Students building hovercrafts in Kentucky school’s math class

Students building hovercrafts in Kentucky school’s math class

Posted: Thursday, November 17, 2011 10:13 am
By: By The Associated Press

The Messenger 11.17.11

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DANVILLE, Ky. (AP) — Physics students at Danville High School got some attention last month for designing and building mobile thrones to race in the Great Outhouse Blowout, but that project is strictly old-fashioned compared to what seventh-grade math students at Bate Middle School are working on.
That’s right, the 12- and 13-year-olds are creating vehicles that will actually float above the ground on a cushion of air and carry student racers down the hallways of the school when they are completed next month.
“When I gave out the syllabus at the beginning of the year, as soon as the word ‘hovercraft’ got out of my mouth, the questions starting flying: ‘We’re going to build a hovercraft? What is a hovercraft? Will it really fly?”’ said math teacher Sarah Waite. “It’s a futuristic idea that really draws them in.”
The students are about halfway through the process of answering those questions for themselves. They started in teams three weeks ago talking about ratios and proportions and budgeting for the needed materials. They are currently building scale models of the vehicles using plastic drinking straws and masking tape.
Over the next two weeks, they will be transferring what they’ve learned so far to create the real deals that will actually hover down the hallways.
Granted, the Pentagon won’t be interested in purchasing the hovercrafts the students are building. They are spartan to be sure: a plywood base 48 inches long girded by PVC pipe and powered by a blower plugged into an electrical outlet. But they will hover.
At least they did last year.
Special education teacher Tim Breitenbach built successful hovercrafts with his students a year ago and Waite eagerly adopted the project for her students this year, with some of Breitenback’s students mingled in her math classes.
The program of building hovercrafts in schools was initiated by the University of Kentucky’s College of Education eight years ago as a research project to help measure the effectiveness of the project-based learning concept, in which students are stimulated by participating in hands-on experiences related to the subject matter they are studying.
Bate joined a handful of other schools around the state participating in the research last year as Danville began shifting to a project-based learning approach at its schools. Students in Waite’s second period math class took a test before the hovercraft project began and they will be tested again after it is finished to guage how well they absorbed the concepts they used.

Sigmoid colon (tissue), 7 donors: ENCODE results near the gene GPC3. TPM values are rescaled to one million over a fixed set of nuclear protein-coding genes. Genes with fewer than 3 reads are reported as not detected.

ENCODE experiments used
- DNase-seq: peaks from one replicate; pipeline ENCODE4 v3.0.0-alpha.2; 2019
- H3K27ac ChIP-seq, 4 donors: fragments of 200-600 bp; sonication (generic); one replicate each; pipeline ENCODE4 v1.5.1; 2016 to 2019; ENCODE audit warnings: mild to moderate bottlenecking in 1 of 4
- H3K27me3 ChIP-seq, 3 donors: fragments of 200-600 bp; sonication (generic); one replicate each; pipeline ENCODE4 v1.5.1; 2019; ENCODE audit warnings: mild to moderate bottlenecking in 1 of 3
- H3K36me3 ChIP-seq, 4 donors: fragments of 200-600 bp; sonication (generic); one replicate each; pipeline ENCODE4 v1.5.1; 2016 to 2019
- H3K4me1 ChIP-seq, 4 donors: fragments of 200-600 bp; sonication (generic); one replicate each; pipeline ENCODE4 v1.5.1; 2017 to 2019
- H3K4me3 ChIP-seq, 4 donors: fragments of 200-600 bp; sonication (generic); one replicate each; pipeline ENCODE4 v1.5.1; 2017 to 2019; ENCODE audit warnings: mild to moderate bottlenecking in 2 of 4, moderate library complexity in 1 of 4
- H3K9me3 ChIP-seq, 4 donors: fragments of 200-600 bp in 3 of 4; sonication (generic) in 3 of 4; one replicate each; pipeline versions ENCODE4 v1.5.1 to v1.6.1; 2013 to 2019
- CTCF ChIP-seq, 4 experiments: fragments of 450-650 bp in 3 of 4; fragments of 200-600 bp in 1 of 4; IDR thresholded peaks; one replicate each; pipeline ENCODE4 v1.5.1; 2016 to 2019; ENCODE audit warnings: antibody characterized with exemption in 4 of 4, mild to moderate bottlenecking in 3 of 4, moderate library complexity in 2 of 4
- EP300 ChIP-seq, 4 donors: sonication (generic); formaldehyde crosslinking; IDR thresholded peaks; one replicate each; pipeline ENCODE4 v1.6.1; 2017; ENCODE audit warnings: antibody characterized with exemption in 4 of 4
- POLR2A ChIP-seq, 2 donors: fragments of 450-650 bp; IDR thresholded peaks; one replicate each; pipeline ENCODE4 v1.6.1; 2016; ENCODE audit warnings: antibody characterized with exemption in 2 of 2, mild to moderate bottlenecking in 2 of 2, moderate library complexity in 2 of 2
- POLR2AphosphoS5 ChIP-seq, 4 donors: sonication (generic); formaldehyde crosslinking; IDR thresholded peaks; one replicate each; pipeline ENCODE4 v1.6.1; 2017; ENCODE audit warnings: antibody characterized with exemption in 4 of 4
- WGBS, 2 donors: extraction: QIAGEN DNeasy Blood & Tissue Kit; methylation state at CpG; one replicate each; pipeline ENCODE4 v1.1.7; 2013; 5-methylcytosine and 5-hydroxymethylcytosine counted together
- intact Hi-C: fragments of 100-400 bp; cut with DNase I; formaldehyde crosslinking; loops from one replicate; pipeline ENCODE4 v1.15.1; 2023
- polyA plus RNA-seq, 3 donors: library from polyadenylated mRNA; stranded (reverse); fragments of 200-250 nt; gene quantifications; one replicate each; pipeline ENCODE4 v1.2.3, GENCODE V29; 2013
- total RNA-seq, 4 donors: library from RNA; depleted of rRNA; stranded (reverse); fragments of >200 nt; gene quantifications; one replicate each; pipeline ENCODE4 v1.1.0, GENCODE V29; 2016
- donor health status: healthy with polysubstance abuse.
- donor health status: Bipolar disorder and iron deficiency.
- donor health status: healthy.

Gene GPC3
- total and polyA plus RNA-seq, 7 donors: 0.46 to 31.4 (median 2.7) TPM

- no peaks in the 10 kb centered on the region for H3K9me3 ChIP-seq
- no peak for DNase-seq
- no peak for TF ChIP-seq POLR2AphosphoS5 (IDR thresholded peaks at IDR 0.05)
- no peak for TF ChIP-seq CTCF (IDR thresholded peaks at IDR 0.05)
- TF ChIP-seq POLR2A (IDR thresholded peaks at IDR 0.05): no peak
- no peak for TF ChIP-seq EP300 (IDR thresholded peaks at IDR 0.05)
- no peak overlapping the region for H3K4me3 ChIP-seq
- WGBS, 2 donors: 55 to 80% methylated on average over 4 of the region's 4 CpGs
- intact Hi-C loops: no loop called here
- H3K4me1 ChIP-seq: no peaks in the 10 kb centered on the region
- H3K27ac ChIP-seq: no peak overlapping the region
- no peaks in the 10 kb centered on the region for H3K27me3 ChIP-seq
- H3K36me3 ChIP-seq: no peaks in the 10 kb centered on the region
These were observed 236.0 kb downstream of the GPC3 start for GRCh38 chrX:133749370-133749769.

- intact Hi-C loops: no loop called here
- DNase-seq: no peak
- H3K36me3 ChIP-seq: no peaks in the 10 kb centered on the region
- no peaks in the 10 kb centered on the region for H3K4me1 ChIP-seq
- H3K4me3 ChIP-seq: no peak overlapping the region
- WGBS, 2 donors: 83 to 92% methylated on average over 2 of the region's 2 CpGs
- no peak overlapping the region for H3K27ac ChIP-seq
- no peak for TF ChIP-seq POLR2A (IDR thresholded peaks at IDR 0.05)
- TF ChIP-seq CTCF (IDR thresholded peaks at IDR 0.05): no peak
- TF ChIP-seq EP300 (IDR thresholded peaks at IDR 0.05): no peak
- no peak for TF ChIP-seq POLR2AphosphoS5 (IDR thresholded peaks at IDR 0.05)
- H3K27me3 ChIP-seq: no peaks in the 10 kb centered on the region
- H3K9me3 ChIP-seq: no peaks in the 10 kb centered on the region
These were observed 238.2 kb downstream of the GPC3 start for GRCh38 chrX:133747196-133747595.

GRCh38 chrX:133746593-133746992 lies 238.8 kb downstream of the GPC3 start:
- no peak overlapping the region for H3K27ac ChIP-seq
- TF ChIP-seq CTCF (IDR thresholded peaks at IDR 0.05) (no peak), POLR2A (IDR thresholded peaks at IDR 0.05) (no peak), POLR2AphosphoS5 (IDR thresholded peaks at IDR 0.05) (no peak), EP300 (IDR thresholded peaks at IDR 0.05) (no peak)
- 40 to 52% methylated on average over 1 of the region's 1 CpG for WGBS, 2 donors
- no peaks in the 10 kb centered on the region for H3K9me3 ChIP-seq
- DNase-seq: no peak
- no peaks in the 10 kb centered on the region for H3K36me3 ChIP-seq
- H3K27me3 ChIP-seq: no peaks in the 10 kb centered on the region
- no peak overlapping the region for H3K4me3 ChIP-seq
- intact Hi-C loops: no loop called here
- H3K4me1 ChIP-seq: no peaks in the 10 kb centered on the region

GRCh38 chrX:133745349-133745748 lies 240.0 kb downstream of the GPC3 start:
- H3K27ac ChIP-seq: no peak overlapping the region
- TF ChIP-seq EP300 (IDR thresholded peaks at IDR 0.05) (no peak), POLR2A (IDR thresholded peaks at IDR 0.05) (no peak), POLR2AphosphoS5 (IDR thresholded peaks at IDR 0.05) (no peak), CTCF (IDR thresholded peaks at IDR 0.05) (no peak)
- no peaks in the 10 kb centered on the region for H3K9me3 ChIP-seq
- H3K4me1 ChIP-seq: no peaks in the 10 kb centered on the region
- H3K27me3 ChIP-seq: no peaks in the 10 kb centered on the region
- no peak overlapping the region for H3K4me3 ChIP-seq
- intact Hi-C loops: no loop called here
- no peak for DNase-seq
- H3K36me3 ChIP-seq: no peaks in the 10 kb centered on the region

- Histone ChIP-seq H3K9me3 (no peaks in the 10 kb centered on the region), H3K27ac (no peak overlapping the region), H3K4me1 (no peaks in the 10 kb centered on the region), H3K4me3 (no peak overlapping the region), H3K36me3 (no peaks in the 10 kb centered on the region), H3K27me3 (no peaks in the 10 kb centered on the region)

Waite, a second-year teacher, loves being part of the UK research.
“It’s awesome. It’s stuff I could have never come up with myself,” she said.
UK not only provides the raw materials needed to build the vehicles — which would be beyond Bate’s budget — but also provides lesson plans and even homework assignments to help Waite in the classroom. In turn, she documents the process and turns that work over to the researchers, along with testing results.
Not only does building a hovercraft help students with new ideas they are studying like ratios and proportions, it also helps reinforce concepts they’ve studied in the past such as measuring and money counting skills needed for working within a budget. Fractions is one area that students always need a refresher in, Breitenbach said.
“Kids always have a tough time with fractions,” he said. “If you can integrate that with project based learning stuff, they learn it better.”
Waite and Breitenbach are both convinced students are better served when they can get enthusiastic about what they are learning, and a do-it-yourself project like making a hovercraft fits the bill in that regard.
The students agree.
“It’s like hands-on and everybody likes to do something with their hands instead of reading textbooks all day,” said Charlie Lynch.
Brianna Tucker said the novelty of it makes learning more fun and productive.
“It’s something new we haven’t done before,” she said.
Billy Critchfield indicated he’s learning math concepts while doing something he enjoys.
“It’s not just about the hovercraft, it’s about making one,” he said. “It sort of teaches us about geometry, shapes, angles, measuring, making the connectors work. We have to work out the math to build it without overspending our budget.”


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